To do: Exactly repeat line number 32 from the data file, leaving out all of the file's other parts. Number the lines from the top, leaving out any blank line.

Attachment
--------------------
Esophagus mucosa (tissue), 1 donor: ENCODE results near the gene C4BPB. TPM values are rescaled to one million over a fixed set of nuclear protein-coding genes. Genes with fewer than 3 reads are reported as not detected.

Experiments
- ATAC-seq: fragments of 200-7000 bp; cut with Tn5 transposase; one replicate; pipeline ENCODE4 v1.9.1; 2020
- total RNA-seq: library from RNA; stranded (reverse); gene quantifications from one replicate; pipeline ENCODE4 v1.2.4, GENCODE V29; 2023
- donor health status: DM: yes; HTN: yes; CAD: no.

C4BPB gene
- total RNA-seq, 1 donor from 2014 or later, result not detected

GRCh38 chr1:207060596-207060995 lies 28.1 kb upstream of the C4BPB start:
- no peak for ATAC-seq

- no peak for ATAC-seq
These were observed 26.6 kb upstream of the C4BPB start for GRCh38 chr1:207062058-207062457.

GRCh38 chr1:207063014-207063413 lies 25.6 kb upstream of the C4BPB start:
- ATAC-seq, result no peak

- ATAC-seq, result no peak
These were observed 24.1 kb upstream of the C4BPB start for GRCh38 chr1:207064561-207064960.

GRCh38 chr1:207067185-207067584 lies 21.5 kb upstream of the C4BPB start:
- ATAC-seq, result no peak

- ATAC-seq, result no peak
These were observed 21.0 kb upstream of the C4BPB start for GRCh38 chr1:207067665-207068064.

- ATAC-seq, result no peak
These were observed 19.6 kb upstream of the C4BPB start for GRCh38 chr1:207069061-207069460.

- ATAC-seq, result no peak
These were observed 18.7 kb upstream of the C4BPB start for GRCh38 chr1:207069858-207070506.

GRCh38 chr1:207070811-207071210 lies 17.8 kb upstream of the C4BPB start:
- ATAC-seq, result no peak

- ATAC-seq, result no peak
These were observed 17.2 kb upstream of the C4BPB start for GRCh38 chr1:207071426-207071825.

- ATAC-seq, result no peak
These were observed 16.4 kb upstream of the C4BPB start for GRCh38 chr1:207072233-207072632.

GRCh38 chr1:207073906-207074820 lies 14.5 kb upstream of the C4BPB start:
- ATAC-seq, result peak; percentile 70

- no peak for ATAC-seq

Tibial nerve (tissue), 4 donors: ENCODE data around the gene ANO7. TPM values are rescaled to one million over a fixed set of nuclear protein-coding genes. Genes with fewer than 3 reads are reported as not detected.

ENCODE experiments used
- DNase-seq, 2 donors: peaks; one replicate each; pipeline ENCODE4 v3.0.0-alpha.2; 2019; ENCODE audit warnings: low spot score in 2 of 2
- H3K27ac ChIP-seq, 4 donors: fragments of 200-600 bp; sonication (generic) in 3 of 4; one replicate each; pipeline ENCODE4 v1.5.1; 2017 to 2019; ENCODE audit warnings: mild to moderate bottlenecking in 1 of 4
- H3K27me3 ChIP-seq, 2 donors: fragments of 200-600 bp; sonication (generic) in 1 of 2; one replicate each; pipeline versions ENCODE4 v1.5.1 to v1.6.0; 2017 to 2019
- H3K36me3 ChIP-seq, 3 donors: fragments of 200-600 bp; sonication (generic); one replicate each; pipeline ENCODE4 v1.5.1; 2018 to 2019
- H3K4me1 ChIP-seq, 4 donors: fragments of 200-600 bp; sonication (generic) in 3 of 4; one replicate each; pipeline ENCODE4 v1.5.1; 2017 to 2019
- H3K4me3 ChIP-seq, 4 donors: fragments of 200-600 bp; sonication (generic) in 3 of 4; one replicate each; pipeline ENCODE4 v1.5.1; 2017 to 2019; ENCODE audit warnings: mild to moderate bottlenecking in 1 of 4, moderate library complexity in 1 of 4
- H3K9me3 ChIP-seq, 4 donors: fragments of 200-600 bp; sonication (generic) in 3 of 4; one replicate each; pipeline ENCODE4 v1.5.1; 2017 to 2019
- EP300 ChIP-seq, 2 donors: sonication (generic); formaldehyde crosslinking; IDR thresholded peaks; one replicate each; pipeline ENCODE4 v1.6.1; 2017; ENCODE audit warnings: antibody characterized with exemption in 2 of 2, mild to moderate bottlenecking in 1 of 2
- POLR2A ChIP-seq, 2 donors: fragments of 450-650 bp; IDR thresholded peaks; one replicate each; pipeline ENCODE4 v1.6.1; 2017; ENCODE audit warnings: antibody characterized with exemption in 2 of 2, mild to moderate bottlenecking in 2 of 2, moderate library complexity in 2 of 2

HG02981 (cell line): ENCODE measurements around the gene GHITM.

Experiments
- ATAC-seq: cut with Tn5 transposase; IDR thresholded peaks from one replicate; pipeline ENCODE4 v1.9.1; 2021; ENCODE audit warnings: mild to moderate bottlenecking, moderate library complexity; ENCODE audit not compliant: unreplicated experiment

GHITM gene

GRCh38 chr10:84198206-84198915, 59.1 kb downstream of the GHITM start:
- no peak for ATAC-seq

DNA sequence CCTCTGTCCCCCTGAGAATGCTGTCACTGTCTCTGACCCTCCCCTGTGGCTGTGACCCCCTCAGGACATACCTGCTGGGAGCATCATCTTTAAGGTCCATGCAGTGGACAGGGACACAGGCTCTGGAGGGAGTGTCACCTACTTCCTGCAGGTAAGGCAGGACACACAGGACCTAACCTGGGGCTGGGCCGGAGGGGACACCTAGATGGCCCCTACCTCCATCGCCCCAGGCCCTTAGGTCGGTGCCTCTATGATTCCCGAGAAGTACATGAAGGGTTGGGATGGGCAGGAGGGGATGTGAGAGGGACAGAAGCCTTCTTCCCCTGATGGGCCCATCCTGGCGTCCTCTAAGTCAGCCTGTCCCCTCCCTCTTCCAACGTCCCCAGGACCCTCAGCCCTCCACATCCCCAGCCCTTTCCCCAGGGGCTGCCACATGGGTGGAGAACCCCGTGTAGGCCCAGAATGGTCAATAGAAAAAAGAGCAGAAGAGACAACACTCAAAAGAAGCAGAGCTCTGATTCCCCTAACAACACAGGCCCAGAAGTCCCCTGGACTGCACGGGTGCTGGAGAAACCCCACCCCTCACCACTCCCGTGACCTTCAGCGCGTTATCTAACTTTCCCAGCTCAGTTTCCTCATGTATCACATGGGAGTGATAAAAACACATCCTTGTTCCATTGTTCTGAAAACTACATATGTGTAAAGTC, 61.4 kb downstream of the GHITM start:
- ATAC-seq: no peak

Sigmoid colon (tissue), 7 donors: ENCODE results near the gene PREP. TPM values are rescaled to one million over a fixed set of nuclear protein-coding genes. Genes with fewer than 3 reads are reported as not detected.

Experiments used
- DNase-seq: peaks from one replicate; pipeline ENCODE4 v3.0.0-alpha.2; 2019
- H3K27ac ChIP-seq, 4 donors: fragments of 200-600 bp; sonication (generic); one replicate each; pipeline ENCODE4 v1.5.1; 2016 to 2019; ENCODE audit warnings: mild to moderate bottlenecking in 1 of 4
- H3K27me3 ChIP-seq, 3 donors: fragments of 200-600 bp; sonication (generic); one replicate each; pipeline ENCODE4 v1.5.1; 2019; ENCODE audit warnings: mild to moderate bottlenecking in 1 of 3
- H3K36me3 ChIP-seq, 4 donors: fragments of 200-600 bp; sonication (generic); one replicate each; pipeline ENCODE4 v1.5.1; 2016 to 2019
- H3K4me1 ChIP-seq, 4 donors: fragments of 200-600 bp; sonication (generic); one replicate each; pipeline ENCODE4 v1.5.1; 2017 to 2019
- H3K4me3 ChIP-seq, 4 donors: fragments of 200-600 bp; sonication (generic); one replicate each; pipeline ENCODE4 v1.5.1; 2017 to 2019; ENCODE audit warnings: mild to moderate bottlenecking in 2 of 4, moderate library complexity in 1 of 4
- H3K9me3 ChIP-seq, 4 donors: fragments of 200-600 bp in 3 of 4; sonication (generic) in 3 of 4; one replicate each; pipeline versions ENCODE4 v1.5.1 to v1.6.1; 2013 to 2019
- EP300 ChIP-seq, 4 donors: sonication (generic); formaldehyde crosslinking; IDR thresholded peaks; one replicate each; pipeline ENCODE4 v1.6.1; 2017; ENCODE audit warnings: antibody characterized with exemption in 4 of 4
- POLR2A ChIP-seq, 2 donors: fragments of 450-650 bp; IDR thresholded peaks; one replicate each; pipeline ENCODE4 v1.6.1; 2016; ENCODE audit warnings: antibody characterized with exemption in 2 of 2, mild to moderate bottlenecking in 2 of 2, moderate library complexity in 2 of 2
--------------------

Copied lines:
- no peak for ATAC-seq